Printed from:

Welcome to Columbia Magazine  

Carol Perkins: Watermelon and summer

By Carol Perkins

Watermelon and summer. It is hard to think of one without the other. When I was very young, watermelons took the place of cakes and pies, both of which we seldom had. We had watermelon in the summer and hot chocolate and toast in the winter. Those were desserts and good ones, too.

I never think of watermelons that I don't think of Beech Bend Park. Once or twice during the summer, the family (extended as well as immediate) spread out a picnic lunch under a big oak tree near the river. At the end of the meal, men flipped open their pocket knives and cut large and small pieces of watermelon that were usually placed on newspapers for a quick clean up. The little one would sink their faces into the watermelon, but the men would cut off hunks with their knives. Women usually used forks and tried not to get the juice all over their peddle-pushers (pants).

The bigger boys had seed spitting contests. They would throw their heads to the side and try to sling each seed farther than the last person. Seeds were nuisances to us girls so we flipped them aside with our fingers as if they were ants. Sometimes the boys would throw the rinds at each other, starting a war among the trees. Mothers soon put a stop to that while Fathers laughed at their antics. "Somebody's gonna get hurt," I can hear my grandmother saying as they chased each other.

These watermelons, most likely, were not "store bought" or seedless. Most in the group raised gardens and always planted watermelons at the end of the patch so the vines would not overcome the rest of the vegetables. At picnic time they would go through the garden and thump on several before they found the ripest ones. I still thump watermelons in the grocery store.

Watermelons are still a part of family gatherings. They are the "fly catchers" of the picnic. If you have sliced watermelon on your wagon, the flies swarm toward that end of the wagon. Eating a big juicy piece with one hand and swatting flies with the other is an art. Speaking of juicy, watermelons are 91% water.

Summer means many things, but it is not really summertime until we see trucks overloaded with watermelons going through town or setting up on the square. Until we can go to the Farmer's Market and find "homegrown ones."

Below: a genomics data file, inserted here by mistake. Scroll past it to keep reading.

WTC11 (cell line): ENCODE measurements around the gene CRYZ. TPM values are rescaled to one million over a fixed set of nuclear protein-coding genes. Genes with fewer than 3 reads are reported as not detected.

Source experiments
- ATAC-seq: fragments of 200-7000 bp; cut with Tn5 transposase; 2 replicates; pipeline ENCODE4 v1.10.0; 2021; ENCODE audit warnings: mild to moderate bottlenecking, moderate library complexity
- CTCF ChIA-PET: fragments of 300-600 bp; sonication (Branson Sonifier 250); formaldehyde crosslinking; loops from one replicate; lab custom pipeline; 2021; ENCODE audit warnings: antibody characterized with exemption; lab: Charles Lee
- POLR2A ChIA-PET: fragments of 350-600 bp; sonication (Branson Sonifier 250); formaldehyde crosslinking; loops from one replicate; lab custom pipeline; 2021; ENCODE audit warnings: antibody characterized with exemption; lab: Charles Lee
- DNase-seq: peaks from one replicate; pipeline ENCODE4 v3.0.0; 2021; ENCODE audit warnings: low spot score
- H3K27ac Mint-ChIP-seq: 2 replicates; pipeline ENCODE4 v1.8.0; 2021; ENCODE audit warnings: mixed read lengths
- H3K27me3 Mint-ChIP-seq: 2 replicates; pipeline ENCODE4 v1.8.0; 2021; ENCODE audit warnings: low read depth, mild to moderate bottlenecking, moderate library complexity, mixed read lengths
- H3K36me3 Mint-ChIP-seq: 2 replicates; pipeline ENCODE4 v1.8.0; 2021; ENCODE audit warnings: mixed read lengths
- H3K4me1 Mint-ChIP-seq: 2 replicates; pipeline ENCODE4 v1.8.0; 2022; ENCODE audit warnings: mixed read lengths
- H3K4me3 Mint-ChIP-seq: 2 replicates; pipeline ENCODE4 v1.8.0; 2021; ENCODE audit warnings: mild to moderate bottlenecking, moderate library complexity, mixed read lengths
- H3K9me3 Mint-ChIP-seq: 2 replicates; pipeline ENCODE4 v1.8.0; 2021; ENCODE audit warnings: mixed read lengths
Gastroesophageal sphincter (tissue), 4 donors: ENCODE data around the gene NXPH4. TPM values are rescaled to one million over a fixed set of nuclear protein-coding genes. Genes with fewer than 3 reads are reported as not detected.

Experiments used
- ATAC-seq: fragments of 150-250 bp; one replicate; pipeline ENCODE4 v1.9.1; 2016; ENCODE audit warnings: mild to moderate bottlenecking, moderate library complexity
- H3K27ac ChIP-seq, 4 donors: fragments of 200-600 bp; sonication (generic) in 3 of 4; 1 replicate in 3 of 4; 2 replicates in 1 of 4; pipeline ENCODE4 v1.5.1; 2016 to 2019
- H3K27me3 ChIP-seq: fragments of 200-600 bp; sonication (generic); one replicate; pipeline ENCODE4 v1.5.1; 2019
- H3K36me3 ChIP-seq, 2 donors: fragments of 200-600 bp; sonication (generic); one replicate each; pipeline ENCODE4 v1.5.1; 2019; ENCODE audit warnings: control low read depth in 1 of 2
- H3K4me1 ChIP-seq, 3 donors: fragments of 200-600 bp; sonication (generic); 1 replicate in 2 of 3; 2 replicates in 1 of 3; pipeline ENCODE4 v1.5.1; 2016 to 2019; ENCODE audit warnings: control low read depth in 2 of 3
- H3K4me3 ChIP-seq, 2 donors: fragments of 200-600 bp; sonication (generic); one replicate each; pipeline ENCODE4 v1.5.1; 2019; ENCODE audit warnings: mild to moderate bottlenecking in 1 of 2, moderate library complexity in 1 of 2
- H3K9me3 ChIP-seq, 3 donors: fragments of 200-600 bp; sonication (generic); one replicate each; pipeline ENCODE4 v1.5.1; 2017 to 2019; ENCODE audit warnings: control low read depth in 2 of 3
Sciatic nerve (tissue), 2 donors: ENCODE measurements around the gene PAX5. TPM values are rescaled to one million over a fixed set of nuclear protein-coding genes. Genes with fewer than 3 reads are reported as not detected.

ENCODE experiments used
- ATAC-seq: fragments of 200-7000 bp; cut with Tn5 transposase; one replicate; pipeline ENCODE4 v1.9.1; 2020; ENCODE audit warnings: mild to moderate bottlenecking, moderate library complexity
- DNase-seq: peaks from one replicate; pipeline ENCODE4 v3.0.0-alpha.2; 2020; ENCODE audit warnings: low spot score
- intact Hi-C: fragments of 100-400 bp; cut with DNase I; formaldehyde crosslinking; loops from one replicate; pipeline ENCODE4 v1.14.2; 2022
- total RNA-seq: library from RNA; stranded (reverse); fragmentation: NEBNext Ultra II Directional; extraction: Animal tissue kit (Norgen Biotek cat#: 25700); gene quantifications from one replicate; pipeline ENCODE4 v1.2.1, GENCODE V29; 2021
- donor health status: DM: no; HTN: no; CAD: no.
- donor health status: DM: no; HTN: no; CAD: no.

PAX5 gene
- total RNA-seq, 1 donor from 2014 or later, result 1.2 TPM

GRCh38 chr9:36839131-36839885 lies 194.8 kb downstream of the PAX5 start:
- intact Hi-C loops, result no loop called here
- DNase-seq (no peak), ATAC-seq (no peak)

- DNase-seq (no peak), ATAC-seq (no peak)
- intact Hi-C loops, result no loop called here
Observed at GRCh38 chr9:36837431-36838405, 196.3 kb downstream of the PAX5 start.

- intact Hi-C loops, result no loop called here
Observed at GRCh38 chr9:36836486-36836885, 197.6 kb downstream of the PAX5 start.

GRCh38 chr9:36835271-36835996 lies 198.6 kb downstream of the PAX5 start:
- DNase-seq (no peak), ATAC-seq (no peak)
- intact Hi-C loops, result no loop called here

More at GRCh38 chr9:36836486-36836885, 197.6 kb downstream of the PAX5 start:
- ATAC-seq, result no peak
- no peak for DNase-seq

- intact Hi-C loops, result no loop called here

It isn't summer until we slice one open over the sink and cut out the heart (that's my favorite part) or slice it into small bites and eat it over the sink, which is what Guy does. Then we spend the rest of the night running to the bathroom! Watermelon, watermelon, watermelon rind....what was that rhyme?

Carol Perkins, the writer of this popular CM Column, and is co-host of Susan (Susan Shirley Chambers) & Carol (Carol Sullivan Perkins) on 99.1 The Hoss, regularly live at 10amCT, each Tuesday.

This story was posted on 2015-06-25 10:07:44
Printable: this page is now automatically formatted for printing.
Have comments or corrections for this story? Use our contact form and let us know.

To sponsor news and features on ColumbiaMagazine, please use our contact form.


Quick Links to Popular Features content is available as an RSS/XML feed for your RSS reader or other news aggregator.
Use the following link:

Contact us: Columbia Magazine and are published by D'Zine, Ltd., PO Box 906, Columbia, KY 42728.
Phone: 270-250-2730 Fax: 270-751-0401

Please use our contact page, or send questions about technical issues with this site to All logos and trademarks used on this site are property of their respective owners. All comments remain the property and responsibility of their posters, all articles and photos remain the property of their creators, and all the rest is copyright 1995-Present by Columbia! Magazine and D'Zine, Ltd. Privacy policy: use of this site requires no sharing of information. Voluntarily shared information may be published and made available to the public on this site and/or stored electronically. Anonymous submissions will be subject to additional verification. Cookies are not required to use our site. However, if you have cookies enabled in your web browser, some of our advertisers may use cookies for interest-based advertising across multiple domains. For more information about third-party advertising, visit the NAI web privacy site.